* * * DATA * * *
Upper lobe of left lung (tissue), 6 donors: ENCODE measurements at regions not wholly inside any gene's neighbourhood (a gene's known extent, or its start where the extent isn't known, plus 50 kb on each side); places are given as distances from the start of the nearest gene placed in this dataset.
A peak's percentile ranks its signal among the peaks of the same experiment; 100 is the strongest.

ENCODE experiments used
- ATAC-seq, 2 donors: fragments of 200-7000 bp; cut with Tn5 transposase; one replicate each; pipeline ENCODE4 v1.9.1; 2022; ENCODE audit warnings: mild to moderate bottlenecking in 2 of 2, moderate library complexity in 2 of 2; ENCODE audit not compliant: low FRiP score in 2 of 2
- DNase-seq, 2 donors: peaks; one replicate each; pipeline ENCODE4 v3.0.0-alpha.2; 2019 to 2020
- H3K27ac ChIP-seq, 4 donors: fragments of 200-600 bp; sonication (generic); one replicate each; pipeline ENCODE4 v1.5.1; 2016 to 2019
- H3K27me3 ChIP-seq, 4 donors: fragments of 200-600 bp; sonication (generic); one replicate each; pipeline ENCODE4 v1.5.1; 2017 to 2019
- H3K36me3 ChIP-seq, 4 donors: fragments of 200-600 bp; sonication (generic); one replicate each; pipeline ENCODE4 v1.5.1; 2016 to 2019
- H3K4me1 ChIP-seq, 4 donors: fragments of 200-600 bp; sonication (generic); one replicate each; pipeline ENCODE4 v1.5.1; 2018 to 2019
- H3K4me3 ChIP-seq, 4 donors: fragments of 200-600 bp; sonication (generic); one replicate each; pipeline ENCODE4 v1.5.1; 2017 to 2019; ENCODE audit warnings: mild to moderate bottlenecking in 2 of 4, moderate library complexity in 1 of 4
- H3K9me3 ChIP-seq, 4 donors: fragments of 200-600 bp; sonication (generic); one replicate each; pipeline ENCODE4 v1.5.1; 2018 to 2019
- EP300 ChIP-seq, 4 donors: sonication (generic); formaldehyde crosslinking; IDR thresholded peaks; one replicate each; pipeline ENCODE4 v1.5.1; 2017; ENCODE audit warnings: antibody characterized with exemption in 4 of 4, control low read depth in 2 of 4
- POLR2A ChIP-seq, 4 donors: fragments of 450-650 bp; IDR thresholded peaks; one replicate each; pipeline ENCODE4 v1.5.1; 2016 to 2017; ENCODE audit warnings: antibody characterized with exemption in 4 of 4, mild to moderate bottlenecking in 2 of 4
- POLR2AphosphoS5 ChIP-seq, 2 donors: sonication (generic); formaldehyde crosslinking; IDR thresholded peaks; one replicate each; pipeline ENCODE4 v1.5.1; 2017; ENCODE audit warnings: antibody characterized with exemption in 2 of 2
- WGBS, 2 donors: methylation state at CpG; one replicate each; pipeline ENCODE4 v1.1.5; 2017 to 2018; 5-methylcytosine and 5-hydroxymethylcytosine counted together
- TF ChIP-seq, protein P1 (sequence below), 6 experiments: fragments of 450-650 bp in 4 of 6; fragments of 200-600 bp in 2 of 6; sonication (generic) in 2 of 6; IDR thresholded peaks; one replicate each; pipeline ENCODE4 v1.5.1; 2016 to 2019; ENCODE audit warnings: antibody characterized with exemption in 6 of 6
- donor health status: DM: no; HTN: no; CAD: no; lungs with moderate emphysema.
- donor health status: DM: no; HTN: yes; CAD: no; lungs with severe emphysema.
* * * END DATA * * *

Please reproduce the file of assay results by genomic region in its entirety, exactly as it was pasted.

Upper lobe of left lung (tissue), 6 donors: ENCODE measurements at regions not wholly inside any gene's neighbourhood (a gene's known extent, or its start where the extent isn't known, plus 50 kb on each side); places are given as distances from the start of the nearest gene placed in this dataset.
A peak's percentile ranks its signal among the peaks of the same experiment; 100 is the strongest.

ENCODE experiments used
- ATAC-seq, 2 donors: fragments of 200-7000 bp; cut with Tn5 transposase; one replicate each; pipeline ENCODE4 v1.9.1; 2022; ENCODE audit warnings: mild to moderate bottlenecking in 2 of 2, moderate library complexity in 2 of 2; ENCODE audit not compliant: low FRiP score in 2 of 2
- DNase-seq, 2 donors: peaks; one replicate each; pipeline ENCODE4 v3.0.0-alpha.2; 2019 to 2020
- H3K27ac ChIP-seq, 4 donors: fragments of 200-600 bp; sonication (generic); one replicate each; pipeline ENCODE4 v1.5.1; 2016 to 2019
- H3K27me3 ChIP-seq, 4 donors: fragments of 200-600 bp; sonication (generic); one replicate each; pipeline ENCODE4 v1.5.1; 2017 to 2019
- H3K36me3 ChIP-seq, 4 donors: fragments of 200-600 bp; sonication (generic); one replicate each; pipeline ENCODE4 v1.5.1; 2016 to 2019
- H3K4me1 ChIP-seq, 4 donors: fragments of 200-600 bp; sonication (generic); one replicate each; pipeline ENCODE4 v1.5.1; 2018 to 2019
- H3K4me3 ChIP-seq, 4 donors: fragments of 200-600 bp; sonication (generic); one replicate each; pipeline ENCODE4 v1.5.1; 2017 to 2019; ENCODE audit warnings: mild to moderate bottlenecking in 2 of 4, moderate library complexity in 1 of 4
- H3K9me3 ChIP-seq, 4 donors: fragments of 200-600 bp; sonication (generic); one replicate each; pipeline ENCODE4 v1.5.1; 2018 to 2019
- EP300 ChIP-seq, 4 donors: sonication (generic); formaldehyde crosslinking; IDR thresholded peaks; one replicate each; pipeline ENCODE4 v1.5.1; 2017; ENCODE audit warnings: antibody characterized with exemption in 4 of 4, control low read depth in 2 of 4
- POLR2A ChIP-seq, 4 donors: fragments of 450-650 bp; IDR thresholded peaks; one replicate each; pipeline ENCODE4 v1.5.1; 2016 to 2017; ENCODE audit warnings: antibody characterized with exemption in 4 of 4, mild to moderate bottlenecking in 2 of 4
- POLR2AphosphoS5 ChIP-seq, 2 donors: sonication (generic); formaldehyde crosslinking; IDR thresholded peaks; one replicate each; pipeline ENCODE4 v1.5.1; 2017; ENCODE audit warnings: antibody characterized with exemption in 2 of 2
- WGBS, 2 donors: methylation state at CpG; one replicate each; pipeline ENCODE4 v1.1.5; 2017 to 2018; 5-methylcytosine and 5-hydroxymethylcytosine counted together
- TF ChIP-seq, protein P1 (sequence below), 6 experiments: fragments of 450-650 bp in 4 of 6; fragments of 200-600 bp in 2 of 6; sonication (generic) in 2 of 6; IDR thresholded peaks; one replicate each; pipeline ENCODE4 v1.5.1; 2016 to 2019; ENCODE audit warnings: antibody characterized with exemption in 6 of 6
- donor health status: DM: no; HTN: no; CAD: no; lungs with moderate emphysema.
- donor health status: DM: no; HTN: yes; CAD: no; lungs with severe emphysema.